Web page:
A Canadian POV on the US NewFronts

Dentsu Aegis Network's Genevieve Guay and Will Oatley distill the Yahoo!, AOL and YouTube presentations from New York.

By: Geneviève Guay and Will Oatley

Now in its fifth edition, the NY NewFronts have become a central marketplace for media companies to showcase their offerings, package and sell original content to brands and, evidently, compete with TV upfront investment.

With a few high-profile celebrities, YouTube stars and open bars, it has become something of a spectacle, but an important one for brands. In fact, the NewFronts now includes over 30 media outlets compared to just a handful three years ago.

As the NewFronts have grown, so has the diversity of content providers. Notably, this year’s version included print-born brands like The New York Times, Condé Nast and National Geographic. And the content has shifted too, toward more long-form content (to compete with TV), and a greater push towards content built for the device on which it’s viewed.

We weren’t able to attend all of the NewFronts, but focused on key players impacting the Canadian market: Yahoo! AOL and YouTube.


Yahoo! kicked off its presentation with its three pillars for premium digital content: Yahoo Live (a music-focused channel that’s going into its second year in partnership with Live Nation), Yahoo Digital Magazines (not currently in Canada but coming, along with plans to expand the program beyond written magazine content into video channels) and Yahoo Originals (e.g. The Pursuit). Its package spanned 18 new content series, including a global music contest from Simon Cowell titled Ultimate DJ that will pit up-and-coming DJs against each other. (Tumblr was tied in nicely to that show as the means to vote.)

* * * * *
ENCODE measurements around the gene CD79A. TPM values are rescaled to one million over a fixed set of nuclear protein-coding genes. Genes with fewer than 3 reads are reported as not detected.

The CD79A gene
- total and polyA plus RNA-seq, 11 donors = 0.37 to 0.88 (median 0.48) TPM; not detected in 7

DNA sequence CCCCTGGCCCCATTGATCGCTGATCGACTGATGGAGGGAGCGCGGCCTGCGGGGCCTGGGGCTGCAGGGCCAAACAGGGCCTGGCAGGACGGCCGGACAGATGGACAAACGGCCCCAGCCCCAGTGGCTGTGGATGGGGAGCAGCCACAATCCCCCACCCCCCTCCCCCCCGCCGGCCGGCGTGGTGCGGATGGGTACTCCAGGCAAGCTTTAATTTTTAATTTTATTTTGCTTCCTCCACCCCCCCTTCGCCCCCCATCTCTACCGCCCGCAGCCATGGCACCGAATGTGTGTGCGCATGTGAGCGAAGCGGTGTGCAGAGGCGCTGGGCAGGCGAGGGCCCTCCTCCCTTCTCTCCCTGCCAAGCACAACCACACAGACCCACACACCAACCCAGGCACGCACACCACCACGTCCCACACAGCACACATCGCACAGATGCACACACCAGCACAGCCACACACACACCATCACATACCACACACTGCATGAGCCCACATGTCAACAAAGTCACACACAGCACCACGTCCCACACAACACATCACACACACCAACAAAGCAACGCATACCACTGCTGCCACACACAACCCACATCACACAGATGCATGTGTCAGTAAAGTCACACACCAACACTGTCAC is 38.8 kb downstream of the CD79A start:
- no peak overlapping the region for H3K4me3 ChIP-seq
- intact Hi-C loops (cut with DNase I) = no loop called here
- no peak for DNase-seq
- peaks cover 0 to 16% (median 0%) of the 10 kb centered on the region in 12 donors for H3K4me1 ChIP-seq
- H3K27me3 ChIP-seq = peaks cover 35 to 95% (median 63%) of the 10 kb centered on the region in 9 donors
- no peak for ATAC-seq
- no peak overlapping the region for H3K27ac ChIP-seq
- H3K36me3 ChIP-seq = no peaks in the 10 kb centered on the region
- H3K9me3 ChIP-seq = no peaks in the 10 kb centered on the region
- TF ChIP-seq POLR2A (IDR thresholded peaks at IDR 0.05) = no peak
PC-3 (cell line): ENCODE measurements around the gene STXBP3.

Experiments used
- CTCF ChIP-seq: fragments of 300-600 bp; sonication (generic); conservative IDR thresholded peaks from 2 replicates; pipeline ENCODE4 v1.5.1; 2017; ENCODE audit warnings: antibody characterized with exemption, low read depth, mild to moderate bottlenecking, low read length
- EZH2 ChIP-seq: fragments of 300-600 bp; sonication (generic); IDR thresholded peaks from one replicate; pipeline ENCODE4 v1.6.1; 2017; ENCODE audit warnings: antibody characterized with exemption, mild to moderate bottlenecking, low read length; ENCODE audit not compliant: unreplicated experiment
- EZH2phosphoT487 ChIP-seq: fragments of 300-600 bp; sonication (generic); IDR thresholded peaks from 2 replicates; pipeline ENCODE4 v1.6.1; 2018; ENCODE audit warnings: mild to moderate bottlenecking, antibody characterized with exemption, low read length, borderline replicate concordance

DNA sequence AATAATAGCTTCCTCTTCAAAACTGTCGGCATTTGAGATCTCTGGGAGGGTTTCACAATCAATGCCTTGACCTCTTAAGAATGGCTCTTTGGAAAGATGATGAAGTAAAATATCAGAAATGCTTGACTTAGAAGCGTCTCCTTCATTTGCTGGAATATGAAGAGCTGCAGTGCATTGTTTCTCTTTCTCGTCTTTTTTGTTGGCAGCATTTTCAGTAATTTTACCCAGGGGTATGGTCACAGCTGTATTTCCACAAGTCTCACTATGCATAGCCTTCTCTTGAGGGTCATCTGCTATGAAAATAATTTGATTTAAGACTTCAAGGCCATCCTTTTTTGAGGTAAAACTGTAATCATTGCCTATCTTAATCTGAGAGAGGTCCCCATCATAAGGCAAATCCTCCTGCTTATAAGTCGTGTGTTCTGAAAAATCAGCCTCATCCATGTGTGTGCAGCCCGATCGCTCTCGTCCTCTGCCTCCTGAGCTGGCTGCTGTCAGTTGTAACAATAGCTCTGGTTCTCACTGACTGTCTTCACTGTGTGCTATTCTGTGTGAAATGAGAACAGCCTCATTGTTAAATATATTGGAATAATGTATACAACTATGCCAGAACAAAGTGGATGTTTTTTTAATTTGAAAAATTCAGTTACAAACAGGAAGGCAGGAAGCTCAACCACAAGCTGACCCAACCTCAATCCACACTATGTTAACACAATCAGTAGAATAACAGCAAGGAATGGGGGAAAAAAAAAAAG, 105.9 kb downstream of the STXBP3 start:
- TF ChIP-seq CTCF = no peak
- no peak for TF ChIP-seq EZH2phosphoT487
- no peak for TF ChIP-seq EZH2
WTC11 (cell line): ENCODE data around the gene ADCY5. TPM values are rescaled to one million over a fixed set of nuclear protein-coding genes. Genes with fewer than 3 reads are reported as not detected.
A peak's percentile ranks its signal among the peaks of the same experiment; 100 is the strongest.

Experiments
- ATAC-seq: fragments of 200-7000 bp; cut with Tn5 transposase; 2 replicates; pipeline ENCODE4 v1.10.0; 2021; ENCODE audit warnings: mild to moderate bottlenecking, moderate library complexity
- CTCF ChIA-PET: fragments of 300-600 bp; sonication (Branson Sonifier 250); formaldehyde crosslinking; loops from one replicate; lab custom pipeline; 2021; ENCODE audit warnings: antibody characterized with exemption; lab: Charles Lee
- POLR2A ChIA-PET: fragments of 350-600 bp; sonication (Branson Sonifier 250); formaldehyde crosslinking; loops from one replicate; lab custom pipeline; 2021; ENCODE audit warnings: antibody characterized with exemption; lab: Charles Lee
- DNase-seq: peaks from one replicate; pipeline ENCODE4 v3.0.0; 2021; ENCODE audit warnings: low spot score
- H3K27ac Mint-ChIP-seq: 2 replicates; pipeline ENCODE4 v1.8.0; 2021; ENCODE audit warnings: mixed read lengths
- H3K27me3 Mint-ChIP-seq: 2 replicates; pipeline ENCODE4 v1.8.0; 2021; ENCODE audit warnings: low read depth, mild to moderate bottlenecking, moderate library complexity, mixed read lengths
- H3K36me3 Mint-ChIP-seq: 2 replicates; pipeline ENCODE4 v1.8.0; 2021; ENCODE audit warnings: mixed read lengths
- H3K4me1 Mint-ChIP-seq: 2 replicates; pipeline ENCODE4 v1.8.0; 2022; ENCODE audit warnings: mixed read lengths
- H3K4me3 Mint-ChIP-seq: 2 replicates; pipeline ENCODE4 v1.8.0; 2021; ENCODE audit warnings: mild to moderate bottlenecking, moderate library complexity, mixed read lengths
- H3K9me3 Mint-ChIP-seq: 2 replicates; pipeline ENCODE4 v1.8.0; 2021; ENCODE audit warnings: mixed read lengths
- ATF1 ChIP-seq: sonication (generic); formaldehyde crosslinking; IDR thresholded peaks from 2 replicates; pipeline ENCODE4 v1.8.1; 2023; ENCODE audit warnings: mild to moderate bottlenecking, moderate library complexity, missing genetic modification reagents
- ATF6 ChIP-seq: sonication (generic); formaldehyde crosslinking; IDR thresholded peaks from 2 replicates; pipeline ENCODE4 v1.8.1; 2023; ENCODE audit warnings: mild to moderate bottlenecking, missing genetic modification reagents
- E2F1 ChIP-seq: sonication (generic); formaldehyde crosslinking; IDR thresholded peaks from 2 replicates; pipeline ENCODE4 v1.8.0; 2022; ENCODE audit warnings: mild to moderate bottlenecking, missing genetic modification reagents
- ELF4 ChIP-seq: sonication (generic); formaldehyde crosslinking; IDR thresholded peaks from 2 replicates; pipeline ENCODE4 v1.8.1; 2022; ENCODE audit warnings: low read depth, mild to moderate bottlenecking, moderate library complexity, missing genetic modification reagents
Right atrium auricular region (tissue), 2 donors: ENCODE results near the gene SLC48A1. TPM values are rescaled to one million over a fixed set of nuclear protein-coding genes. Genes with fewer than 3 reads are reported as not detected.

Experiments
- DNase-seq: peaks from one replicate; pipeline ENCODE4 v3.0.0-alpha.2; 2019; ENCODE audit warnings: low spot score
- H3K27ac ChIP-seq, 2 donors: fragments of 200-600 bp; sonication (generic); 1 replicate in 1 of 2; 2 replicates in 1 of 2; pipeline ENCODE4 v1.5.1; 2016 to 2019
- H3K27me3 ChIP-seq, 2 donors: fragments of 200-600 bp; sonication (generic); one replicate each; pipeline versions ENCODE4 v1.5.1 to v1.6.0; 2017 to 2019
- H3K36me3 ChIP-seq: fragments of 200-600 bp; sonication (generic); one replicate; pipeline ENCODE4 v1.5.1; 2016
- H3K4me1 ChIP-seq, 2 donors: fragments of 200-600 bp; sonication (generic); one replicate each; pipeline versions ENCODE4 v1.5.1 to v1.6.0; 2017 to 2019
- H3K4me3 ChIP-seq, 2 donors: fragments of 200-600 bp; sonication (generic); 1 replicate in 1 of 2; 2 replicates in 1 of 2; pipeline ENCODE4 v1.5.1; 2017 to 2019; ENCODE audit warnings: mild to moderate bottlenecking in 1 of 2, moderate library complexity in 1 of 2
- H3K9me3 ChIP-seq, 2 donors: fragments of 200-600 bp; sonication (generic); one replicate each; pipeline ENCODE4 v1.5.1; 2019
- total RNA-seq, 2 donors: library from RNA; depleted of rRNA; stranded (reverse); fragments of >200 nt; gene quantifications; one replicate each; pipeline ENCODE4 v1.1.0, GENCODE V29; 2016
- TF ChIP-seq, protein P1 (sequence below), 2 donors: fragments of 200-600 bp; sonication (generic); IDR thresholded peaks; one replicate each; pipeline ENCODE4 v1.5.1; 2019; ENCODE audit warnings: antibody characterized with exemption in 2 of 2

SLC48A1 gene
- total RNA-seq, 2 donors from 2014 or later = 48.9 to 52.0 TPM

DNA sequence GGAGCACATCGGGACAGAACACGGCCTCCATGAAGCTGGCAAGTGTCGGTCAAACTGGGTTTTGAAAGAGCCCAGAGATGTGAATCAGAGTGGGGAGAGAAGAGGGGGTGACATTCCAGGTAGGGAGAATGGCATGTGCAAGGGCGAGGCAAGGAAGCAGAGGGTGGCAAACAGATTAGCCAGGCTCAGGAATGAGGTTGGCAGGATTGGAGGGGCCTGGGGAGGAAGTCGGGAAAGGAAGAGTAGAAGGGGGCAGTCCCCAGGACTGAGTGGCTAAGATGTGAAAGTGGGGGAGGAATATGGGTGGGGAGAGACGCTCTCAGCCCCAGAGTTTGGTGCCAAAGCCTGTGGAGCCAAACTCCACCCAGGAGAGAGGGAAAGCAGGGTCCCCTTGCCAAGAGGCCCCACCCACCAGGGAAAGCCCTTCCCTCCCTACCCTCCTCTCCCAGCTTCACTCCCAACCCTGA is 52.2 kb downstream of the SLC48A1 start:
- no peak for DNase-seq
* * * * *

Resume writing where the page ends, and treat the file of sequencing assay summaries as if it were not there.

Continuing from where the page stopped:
Yahoo was making a clear move towards content that has longevity and a global footprint. It tried hard to tie its entire product stack together throughout the presentation, often with success, driven largely by its programmatic video acquisition Brightroll.

AOL also organized its new content slate around three pillars: snackable, mid- and long-form. It said the strategy stemmed from its perspective of a changing landscape for content, consumers and consumption. In total, AOL doubled its original series slate this year and launched its first original programming for AOL Canada, including one in French titled Femmes D’action, and eight global series with distribution rights for Canada. There’s also a new Canadian production studio coming in June which promises more original content. AOL clearly recognized the need for greater local assets for Canadian brands to integrate into their marketing plans.

YouTube’s approach was refreshingly different to most other NewFronts, although performances from Bruno Mars and Snoop Dogg did aid that. They invited their biggest stars to communicate the company’s content narrative and for the most part it paid off. In fact, it was the industry speakers that slowed the pace down – a testament to YouTube’s content professionals. The presentation focused on highlighting the global significance of YouTube content and its far-reaching influence on consumers and culture. YouTube’s message was clear: if you want to have relevance you better join them. With more 18-to-49 year-olds watching YouTube on mobile than any US cable network can reach, it was a much needed reminder for many brands to rethink their investment approach and content creation.

Geneviève Guay is the managing director, AMNET (Dentsu Aegis Network’s trading desk) and head of global media partnerships at Dentsu Aegis Network Canada and Will Oatley is VP, head of digital and mobile investment at Amplifi, media investment arm of Dentsu Aegis Network

Featured image courtesy of Shutterstock